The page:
Rethinking Christ and Culture

A Post-Christendom Perspective

Cover Art Request Exam Copy

Where to Purchase


"If I could, I would stipulate that every seminary professor who assigns Niebuhr's Christ and Culture also require Craig Carter's new book to be read simultaneously. The book is that important."--Clint Schnekloth, Word & World

Few books have been used as broadly in Christian colleges and seminaries in the past half century as H. Richard Niebuhr's Christ and Culture. His five classic typologies of how Christ can relate to culture--Christ against culture, Christ in "paradox" with culture, and so on--have influenced two generations of Protestant and Catholic thinkers.
But in recent decades scholars have become aware that Niebuhr's typologies need to be rethought in light of changing circumstances. While Niebuhr wrote at a time when it was still possible to speak of Christendom, Christianity since that time has held less and less sway over American and European intellectuals and other shapers of culture. As such, Christianity has found itself increasingly marginalized. 

In this work, Craig Carter follows in Niebuhr's footsteps, using typology to explore the crucial question of how Christians should relate to the world. However, he goes beyond Niebuhr to offer an alternative typology that is arguably more deployable in our post-Christian society. This book is a useful text for college and seminary courses and for any Christian who seeks to understand how to share a timeless message in changing times.


"H. Richard Niebuhr's days are numbered. Or so one can only imagine. This carefully argued and well-written book should bring the curtains down on the more than fifty-year reign of Niebuhr's typology in Christ and Culture. Carter not only shows how this paradigm is inadequate for our world but offers an alternative paradigm that is at once fuller and richer for understanding the church's social existence in the midst of a broken world that is loved by God."--Mark Thiessen Nation, author of John Howard Yoder: Mennonite Patience, Evangelical Witness, Catholic Convictions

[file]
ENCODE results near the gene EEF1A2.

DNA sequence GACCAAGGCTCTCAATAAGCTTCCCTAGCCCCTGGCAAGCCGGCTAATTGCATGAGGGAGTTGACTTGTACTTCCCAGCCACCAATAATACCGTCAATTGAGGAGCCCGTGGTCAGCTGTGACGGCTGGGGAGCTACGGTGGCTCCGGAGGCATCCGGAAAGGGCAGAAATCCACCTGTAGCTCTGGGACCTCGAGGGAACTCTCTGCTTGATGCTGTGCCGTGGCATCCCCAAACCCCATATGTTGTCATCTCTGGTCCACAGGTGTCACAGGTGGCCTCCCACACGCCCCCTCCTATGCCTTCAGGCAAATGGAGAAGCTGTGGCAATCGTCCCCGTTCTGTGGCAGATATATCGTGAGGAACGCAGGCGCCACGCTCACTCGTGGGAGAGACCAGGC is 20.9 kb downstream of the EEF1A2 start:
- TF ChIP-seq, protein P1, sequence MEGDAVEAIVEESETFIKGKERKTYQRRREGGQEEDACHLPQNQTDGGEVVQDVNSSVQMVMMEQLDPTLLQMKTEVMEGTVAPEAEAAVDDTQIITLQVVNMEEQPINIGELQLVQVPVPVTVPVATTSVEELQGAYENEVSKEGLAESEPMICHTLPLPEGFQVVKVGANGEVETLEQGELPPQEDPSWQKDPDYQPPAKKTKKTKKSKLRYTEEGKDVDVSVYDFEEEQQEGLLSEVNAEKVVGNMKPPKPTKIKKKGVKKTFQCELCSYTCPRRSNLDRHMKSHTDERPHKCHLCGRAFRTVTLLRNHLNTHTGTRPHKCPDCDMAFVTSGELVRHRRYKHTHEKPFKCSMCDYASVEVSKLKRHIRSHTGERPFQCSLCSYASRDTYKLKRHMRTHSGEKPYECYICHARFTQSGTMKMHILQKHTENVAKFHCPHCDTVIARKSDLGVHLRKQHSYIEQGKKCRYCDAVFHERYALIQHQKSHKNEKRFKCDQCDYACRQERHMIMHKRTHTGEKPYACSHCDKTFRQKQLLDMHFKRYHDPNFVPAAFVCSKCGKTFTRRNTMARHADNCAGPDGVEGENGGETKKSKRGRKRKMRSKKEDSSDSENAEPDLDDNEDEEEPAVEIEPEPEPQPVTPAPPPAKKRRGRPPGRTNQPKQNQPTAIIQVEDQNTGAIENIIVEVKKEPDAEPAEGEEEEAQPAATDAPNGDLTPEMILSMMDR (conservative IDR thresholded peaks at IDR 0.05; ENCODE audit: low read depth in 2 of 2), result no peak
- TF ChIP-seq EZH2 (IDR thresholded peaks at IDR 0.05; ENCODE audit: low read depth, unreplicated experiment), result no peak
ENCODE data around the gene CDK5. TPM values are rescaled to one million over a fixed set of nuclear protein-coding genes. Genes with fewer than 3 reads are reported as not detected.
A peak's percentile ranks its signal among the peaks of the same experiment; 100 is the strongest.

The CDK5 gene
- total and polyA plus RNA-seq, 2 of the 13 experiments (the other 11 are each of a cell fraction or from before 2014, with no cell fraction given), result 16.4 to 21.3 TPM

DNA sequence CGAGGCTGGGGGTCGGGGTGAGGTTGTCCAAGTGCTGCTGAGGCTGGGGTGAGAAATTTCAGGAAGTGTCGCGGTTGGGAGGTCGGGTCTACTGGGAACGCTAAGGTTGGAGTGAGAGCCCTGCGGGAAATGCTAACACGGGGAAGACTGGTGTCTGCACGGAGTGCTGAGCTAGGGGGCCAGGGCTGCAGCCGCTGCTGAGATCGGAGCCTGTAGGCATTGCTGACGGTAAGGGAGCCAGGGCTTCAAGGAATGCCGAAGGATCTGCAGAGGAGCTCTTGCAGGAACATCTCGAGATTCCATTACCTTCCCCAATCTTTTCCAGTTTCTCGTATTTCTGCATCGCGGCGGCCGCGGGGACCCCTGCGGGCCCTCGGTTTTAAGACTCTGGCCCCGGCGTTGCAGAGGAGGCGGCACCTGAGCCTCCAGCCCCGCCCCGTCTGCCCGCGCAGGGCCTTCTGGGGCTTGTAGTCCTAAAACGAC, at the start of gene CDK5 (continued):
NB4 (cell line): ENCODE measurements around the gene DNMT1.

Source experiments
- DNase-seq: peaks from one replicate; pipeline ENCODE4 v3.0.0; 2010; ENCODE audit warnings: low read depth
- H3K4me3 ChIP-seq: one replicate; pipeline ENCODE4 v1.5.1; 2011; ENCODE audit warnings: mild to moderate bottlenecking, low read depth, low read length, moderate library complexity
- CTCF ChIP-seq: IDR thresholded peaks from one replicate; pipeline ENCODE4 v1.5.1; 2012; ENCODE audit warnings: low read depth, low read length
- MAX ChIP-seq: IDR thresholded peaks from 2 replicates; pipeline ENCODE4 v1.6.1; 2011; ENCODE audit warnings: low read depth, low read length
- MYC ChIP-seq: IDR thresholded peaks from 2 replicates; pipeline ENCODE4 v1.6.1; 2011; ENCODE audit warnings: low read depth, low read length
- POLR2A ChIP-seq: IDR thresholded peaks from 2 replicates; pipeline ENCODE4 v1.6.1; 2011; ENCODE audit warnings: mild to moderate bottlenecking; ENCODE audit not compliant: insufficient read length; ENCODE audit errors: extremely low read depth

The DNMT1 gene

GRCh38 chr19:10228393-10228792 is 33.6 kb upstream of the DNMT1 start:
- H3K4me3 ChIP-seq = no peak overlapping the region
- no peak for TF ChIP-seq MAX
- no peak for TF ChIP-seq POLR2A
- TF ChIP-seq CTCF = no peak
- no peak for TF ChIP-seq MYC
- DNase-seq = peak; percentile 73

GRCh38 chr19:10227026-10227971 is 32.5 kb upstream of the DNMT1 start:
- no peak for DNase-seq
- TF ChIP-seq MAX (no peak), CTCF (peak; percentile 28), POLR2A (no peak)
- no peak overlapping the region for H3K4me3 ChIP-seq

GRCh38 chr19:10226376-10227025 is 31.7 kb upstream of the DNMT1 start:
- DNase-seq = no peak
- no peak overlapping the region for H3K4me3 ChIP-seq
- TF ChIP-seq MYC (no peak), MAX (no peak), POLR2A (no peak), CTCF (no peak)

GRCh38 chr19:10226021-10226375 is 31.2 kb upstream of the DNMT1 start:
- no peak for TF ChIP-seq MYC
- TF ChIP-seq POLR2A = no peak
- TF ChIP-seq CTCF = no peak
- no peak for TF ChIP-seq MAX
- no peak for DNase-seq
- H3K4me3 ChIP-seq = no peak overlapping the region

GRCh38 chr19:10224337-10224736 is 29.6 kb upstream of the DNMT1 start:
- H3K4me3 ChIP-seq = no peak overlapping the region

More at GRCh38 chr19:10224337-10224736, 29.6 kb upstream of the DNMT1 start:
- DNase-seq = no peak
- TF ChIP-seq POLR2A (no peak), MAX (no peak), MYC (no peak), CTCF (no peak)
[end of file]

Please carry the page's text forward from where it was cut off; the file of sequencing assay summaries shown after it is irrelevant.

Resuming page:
"Craig Carter has written an important book for everyone under the influence of H. Richard Niebuhr's Christ and Culture, for everyone committed to the church's witness in the world, and for everyone concerned about the impact of Christianity upon our common life. In our tumultuous times, we should welcome his critique of Niebuhr, heed his call to faithful Christian witness, and emulate his care for our common life."--Jonathan R. Wilson, author of God So Loved the World

"This book is long overdue and much needed. Even though few works of contemporary theology are as influential as Niebuhr's Christ and Culture, there has been surprisingly little serious criticism of its main claims and organizing categories. Carter's stimulating book provides not only a provocative critique of Niebuhr's entire approach, it also breaks new ground by proposing an alternative understanding of the main options for the church's mission to the world. Anyone who reads Niebuhr's classic should also read this book. This book deserves the careful attention of pastors, theologians, and every student of Christian thought and ethics."--Jeffrey P. Greenman, Wheaton College